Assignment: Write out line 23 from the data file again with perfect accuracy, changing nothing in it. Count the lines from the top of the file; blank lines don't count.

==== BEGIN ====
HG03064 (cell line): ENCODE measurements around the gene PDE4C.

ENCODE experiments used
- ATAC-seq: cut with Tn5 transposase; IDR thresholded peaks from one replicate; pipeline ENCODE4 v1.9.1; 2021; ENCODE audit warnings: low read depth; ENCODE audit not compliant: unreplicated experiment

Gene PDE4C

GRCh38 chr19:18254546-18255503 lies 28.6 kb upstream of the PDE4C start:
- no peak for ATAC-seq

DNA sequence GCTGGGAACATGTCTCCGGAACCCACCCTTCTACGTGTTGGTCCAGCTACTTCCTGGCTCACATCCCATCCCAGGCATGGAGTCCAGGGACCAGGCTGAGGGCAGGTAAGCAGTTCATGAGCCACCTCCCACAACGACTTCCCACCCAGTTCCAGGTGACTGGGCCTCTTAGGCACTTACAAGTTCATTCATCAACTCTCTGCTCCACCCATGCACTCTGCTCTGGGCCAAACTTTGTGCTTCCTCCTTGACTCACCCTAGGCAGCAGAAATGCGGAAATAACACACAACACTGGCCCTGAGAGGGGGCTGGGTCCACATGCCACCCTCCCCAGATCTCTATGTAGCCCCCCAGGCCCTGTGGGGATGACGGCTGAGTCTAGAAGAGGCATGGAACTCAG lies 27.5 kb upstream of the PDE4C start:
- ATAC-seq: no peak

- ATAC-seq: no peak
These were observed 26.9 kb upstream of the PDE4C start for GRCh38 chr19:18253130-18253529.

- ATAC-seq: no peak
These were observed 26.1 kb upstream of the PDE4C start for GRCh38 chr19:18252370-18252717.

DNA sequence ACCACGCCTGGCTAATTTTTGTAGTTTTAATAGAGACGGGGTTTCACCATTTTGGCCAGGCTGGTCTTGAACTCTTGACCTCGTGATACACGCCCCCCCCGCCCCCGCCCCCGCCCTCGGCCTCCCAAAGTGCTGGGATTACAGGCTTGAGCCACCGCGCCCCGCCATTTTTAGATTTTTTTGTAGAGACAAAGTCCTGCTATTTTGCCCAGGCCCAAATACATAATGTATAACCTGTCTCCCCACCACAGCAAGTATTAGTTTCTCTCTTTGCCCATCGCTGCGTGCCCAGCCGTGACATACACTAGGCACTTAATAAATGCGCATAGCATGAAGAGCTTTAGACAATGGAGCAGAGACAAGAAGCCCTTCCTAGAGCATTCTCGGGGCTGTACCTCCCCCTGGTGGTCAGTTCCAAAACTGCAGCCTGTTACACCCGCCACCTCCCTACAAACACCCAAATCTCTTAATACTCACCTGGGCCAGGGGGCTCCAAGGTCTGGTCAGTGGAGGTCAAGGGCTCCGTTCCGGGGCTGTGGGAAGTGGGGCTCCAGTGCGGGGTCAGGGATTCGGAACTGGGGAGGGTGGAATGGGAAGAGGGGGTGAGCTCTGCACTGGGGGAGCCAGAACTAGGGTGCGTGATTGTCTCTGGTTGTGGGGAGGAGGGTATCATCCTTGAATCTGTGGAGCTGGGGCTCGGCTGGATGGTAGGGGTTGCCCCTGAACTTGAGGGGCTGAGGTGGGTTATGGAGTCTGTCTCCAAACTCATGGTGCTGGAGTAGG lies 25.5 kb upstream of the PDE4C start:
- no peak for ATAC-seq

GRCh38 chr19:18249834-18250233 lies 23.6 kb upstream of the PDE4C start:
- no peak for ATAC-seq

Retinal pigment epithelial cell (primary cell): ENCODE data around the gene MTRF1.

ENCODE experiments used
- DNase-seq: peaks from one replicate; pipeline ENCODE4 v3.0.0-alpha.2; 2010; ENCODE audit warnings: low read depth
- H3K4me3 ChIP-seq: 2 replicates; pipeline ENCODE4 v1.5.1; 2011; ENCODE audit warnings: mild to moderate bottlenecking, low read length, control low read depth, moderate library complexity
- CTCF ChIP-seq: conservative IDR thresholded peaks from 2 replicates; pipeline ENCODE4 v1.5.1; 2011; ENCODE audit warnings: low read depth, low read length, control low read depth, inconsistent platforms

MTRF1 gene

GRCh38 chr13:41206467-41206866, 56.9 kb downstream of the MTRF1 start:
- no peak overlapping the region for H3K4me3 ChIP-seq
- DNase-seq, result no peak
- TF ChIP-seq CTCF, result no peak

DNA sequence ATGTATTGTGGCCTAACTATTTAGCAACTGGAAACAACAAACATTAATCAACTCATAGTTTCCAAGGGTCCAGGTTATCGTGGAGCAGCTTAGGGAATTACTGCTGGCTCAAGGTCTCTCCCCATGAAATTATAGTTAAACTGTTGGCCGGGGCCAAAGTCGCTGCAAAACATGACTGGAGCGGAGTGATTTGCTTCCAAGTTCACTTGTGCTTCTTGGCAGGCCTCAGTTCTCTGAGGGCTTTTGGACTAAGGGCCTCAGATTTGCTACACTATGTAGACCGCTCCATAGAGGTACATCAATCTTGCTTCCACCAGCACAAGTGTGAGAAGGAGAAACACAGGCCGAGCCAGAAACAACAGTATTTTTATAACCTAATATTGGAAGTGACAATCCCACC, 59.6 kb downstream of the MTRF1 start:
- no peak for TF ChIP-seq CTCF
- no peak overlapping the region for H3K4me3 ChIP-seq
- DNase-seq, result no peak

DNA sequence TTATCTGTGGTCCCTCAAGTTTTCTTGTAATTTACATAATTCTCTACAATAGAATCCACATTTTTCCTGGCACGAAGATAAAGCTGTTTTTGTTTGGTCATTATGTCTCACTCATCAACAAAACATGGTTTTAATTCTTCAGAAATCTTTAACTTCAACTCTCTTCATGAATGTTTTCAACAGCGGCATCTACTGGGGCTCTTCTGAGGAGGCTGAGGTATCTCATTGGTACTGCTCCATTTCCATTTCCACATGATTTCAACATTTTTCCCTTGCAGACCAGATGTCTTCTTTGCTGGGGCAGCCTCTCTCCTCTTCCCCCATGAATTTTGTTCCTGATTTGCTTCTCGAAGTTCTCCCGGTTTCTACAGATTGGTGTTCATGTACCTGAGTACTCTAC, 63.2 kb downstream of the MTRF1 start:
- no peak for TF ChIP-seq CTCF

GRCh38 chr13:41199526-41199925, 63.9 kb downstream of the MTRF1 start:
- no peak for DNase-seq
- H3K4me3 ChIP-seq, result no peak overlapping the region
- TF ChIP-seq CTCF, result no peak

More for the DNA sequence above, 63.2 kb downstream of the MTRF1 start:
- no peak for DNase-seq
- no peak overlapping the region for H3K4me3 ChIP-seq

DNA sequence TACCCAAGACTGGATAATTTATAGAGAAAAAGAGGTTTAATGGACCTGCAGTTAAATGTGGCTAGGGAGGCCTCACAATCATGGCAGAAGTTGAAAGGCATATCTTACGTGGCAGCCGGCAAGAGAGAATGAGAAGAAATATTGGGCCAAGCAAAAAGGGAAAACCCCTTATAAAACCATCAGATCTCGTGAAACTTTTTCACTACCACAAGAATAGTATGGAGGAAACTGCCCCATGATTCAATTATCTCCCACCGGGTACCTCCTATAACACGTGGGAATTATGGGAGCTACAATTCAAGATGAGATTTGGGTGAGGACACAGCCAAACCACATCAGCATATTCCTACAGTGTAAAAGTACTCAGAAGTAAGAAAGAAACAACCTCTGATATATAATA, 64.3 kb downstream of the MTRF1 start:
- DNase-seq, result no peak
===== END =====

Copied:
GRCh38 chr13:41206467-41206866, 56.9 kb downstream of the MTRF1 start: